Pumice is a distinctively frothy-textured, felsic, extrusive igneous rock. Frothy textured igneous rocks have large numbers of tiny holes formed by the presence of many gas bubbles in the original volcanic lava. If cooling & solidification was completed before all the gas bubbles escaped to the lava surface, the result is a rock with lots of empty space (porosity).
Pumice is actually a volcanic glass having a frothy texture. The solid portions of pumice are not crystalline. So, pumice has no minerals - it has the elemental chemistry of granite & rhyolite, but it doesn’t have any minerals.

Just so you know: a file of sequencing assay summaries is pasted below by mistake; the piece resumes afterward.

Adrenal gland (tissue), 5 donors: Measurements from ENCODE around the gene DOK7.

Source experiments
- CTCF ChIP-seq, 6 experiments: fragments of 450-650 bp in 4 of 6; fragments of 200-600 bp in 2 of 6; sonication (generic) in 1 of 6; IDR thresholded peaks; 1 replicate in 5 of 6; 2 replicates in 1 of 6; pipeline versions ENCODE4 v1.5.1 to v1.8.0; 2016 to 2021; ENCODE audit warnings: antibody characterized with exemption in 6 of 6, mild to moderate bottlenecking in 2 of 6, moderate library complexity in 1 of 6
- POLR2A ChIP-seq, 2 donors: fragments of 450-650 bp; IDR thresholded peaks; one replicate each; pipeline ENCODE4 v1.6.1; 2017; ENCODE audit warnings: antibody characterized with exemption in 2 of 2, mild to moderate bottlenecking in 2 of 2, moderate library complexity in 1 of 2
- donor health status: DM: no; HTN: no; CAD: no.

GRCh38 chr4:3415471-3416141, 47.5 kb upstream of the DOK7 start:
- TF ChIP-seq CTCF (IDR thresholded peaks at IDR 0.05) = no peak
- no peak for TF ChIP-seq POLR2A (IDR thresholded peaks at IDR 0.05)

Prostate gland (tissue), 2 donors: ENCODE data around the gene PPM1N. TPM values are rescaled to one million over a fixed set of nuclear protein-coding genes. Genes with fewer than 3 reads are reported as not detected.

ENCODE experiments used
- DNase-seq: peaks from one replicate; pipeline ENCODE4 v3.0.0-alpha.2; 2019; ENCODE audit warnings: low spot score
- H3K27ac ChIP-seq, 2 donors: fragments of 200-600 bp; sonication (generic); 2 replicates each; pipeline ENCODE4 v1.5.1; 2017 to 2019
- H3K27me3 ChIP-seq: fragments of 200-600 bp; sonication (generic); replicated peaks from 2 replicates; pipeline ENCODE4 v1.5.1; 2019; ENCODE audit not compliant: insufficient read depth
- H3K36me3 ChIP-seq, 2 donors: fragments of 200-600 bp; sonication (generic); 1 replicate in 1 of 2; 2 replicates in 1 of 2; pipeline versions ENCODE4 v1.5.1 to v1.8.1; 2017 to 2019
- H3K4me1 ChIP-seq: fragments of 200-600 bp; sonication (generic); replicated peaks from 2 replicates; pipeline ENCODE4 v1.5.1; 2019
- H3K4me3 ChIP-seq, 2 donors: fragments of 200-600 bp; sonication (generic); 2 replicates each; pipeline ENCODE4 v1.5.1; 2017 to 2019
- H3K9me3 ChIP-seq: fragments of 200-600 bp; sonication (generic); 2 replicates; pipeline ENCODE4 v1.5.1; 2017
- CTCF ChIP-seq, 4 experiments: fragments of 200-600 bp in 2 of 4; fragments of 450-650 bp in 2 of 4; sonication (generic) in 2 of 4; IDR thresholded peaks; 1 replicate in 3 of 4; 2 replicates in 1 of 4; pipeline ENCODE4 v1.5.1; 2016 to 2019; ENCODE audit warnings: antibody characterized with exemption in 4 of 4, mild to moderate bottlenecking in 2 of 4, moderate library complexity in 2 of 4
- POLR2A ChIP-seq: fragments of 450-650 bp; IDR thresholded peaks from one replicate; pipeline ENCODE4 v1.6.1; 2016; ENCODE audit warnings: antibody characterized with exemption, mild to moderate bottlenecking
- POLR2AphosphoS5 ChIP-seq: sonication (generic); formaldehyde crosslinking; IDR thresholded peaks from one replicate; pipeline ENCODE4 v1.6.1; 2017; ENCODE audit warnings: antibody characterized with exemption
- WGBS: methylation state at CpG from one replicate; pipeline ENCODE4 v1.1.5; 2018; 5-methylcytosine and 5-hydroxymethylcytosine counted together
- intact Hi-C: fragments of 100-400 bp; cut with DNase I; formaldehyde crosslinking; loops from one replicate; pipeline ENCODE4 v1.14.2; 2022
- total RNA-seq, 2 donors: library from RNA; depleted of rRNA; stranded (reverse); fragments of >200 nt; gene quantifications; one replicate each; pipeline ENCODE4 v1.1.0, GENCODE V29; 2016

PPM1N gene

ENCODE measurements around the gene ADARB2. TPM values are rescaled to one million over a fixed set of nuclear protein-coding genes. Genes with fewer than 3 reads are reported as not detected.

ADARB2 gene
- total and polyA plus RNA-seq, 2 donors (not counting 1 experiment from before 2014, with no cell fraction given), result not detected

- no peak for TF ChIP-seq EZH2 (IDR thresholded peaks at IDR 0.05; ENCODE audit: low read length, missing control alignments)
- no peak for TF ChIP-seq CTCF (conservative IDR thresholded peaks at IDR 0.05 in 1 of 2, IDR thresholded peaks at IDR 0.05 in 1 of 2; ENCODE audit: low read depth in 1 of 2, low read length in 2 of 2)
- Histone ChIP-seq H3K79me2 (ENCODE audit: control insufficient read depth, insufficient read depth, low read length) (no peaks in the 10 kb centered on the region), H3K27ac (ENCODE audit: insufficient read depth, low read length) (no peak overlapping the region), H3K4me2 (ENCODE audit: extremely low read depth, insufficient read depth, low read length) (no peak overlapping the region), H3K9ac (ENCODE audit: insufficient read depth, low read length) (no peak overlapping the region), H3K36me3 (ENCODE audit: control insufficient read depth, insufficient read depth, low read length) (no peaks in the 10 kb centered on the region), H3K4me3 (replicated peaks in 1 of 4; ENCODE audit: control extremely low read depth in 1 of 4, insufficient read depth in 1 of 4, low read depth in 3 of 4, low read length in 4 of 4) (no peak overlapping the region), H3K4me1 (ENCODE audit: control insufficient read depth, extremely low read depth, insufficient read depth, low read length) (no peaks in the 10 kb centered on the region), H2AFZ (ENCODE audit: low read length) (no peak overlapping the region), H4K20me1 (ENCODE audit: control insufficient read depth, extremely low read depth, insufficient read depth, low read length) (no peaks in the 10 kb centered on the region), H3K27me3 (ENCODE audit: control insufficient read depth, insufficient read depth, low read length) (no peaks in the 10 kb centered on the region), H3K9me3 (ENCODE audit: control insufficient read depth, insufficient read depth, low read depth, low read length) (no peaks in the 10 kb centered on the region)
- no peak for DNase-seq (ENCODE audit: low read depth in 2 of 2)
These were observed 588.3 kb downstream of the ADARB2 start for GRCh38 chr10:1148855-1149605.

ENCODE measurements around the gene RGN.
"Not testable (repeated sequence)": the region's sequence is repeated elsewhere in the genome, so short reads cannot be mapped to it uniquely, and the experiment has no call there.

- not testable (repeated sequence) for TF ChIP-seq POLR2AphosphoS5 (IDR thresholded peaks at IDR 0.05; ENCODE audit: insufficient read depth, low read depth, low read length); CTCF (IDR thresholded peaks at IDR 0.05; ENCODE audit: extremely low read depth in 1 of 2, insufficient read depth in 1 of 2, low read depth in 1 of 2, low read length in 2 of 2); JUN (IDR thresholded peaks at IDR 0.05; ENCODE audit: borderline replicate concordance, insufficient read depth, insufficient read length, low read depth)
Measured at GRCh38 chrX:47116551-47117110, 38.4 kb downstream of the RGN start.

Pumice is typically whitish, light grayish, or very light brown in color. Most pumice samples are so lightweight that they float on water. After the August 1883 eruption of Krakatoa in Indonesia, sailors observed pumice floating in the Indian Ocean for many months.
Pumice is typically encountered in the form of small chunks littering the land surface around eruptive centers. They typically fall to Earth and form air fall pumice deposits.